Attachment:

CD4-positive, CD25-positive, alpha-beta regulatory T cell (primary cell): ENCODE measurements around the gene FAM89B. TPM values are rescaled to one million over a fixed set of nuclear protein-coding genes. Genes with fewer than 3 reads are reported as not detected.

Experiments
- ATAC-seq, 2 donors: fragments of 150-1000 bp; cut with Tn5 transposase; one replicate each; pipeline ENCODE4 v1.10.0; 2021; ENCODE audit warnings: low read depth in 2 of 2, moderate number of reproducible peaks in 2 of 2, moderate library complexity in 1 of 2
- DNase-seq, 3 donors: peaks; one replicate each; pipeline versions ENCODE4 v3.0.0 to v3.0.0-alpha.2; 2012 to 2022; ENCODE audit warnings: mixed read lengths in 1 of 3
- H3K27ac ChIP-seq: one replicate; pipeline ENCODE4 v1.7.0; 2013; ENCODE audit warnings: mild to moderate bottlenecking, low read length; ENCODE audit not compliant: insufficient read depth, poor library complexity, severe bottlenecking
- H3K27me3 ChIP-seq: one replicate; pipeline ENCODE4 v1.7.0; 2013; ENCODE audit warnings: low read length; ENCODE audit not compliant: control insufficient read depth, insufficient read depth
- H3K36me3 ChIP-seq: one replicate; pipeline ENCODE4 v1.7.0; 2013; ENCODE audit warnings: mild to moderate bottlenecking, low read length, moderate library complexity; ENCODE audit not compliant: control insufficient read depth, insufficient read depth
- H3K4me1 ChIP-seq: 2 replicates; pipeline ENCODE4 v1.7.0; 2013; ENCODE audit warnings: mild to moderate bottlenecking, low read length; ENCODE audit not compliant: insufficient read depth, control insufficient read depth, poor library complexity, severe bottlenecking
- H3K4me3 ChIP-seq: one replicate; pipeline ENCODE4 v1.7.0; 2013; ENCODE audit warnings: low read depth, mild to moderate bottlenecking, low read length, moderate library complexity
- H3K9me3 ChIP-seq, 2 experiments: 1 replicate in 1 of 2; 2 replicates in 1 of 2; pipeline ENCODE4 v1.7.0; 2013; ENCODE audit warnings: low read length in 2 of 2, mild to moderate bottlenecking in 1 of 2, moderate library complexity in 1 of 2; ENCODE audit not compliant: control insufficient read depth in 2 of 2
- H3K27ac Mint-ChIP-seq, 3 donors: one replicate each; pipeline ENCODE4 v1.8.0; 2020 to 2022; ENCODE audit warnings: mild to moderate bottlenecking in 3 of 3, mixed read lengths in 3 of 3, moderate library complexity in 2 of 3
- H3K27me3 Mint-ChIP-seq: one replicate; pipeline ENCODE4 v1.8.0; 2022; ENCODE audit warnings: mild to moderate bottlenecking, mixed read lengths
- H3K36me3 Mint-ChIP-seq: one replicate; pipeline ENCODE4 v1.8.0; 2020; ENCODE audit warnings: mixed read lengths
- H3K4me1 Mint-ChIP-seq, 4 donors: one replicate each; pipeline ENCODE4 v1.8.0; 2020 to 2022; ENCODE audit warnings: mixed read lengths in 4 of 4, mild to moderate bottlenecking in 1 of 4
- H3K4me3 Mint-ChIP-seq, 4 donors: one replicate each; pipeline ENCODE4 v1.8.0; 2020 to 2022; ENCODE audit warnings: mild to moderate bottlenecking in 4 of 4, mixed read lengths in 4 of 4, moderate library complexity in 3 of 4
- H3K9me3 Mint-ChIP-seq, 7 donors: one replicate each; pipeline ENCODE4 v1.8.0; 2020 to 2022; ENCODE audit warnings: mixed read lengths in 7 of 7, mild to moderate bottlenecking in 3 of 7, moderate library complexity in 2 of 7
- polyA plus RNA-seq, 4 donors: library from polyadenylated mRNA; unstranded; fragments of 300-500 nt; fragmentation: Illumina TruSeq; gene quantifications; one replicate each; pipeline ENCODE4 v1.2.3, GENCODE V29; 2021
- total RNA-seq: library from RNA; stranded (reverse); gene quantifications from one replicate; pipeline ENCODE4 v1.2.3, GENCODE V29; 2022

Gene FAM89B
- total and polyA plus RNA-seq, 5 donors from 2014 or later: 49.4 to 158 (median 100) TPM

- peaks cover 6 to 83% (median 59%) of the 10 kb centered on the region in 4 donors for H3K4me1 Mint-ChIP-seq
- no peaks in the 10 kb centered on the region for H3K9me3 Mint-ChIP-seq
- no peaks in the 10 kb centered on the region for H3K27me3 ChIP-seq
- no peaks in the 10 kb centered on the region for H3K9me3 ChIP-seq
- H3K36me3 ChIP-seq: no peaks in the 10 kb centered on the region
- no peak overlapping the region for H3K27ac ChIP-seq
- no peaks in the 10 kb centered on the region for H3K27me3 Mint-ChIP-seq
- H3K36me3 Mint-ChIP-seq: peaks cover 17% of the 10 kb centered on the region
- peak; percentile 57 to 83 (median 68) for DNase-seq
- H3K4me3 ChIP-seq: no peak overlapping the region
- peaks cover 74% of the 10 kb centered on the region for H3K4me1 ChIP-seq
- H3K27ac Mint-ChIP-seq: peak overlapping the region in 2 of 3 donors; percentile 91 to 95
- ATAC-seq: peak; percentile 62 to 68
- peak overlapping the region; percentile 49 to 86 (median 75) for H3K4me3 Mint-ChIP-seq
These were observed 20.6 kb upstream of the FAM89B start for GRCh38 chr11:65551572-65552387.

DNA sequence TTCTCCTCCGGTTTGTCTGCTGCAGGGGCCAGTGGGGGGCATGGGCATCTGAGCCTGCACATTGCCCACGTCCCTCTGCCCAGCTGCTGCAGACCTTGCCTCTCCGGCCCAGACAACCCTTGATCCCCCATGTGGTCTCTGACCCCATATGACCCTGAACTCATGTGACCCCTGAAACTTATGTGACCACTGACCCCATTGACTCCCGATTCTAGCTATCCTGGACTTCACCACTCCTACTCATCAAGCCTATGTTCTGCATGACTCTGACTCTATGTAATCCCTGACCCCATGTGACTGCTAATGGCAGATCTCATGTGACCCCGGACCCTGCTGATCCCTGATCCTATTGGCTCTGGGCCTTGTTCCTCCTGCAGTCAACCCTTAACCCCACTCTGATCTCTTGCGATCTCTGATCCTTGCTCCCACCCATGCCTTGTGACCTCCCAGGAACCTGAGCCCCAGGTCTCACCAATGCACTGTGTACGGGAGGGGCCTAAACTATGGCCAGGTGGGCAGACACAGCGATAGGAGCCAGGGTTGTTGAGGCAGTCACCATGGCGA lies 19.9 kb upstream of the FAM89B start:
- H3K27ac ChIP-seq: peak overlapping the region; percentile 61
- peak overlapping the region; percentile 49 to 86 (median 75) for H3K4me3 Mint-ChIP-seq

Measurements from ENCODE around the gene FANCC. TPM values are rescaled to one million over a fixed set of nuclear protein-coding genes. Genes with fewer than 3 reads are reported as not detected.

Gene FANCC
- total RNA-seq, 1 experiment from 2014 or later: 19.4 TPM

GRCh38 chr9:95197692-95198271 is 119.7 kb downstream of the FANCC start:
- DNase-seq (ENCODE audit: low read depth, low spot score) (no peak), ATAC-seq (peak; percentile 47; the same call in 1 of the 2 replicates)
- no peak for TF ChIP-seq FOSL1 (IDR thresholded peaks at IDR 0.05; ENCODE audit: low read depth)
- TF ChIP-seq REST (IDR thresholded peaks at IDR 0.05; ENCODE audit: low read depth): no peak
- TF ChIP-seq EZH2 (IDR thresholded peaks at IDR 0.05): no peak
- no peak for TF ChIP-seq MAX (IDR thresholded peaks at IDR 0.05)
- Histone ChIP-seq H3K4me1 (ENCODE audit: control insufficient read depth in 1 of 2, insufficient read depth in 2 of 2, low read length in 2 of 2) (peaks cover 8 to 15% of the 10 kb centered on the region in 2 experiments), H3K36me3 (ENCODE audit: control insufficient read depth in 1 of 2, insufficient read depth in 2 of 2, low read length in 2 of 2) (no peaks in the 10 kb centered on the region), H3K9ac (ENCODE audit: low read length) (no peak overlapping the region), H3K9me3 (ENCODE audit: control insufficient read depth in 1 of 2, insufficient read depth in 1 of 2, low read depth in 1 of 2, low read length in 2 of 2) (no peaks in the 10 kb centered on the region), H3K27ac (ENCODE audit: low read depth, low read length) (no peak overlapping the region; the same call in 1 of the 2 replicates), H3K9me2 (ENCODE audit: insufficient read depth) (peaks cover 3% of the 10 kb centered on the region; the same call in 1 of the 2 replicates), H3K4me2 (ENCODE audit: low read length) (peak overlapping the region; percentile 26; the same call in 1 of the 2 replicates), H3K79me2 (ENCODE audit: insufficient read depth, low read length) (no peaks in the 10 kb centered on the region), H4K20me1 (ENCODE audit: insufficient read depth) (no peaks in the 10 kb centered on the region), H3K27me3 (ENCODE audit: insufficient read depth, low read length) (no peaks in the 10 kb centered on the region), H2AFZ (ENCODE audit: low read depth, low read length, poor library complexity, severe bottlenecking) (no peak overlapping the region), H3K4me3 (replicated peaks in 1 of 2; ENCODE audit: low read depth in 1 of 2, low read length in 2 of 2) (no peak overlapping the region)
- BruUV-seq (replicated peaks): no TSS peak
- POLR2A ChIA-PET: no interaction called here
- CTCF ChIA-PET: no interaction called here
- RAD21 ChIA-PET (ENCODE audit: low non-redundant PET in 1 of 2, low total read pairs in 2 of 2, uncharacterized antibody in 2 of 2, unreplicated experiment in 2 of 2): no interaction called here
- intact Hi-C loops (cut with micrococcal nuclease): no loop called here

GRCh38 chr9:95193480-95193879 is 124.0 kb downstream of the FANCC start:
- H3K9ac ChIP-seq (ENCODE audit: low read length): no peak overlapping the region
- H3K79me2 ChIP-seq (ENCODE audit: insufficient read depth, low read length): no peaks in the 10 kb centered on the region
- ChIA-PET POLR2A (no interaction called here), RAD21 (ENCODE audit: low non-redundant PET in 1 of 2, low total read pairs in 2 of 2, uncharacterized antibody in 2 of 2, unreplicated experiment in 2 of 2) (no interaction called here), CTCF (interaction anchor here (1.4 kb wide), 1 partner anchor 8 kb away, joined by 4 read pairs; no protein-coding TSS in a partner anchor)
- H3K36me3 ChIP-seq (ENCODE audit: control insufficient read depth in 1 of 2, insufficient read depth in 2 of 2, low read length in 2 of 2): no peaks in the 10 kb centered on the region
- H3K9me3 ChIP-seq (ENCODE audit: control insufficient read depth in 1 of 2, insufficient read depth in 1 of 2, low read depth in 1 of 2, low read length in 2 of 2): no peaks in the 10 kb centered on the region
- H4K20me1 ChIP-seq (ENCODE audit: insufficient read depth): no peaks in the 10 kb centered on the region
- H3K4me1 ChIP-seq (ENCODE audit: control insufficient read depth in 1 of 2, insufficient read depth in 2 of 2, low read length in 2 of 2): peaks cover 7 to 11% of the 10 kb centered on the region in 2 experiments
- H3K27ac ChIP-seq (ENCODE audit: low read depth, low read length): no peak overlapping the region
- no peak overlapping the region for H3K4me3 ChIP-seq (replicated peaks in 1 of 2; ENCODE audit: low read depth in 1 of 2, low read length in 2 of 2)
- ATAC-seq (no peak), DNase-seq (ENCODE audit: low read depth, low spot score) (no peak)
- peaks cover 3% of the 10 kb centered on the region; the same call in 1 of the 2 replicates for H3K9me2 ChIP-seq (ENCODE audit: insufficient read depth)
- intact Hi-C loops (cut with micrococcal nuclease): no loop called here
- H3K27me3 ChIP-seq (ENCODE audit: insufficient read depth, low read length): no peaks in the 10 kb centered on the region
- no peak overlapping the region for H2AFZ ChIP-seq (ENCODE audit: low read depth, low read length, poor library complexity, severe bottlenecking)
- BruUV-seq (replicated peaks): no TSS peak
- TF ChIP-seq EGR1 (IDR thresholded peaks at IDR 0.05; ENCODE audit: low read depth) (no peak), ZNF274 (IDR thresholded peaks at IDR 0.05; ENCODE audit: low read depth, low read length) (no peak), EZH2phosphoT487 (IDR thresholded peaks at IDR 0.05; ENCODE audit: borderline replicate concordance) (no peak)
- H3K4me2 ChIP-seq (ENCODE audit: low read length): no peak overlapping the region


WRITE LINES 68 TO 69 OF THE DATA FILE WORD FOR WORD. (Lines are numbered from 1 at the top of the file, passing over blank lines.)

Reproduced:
- no peak overlapping the region for H2AFZ ChIP-seq (ENCODE audit: low read depth, low read length, poor library complexity, severe bottlenecking)
- BruUV-seq (replicated peaks): no TSS peak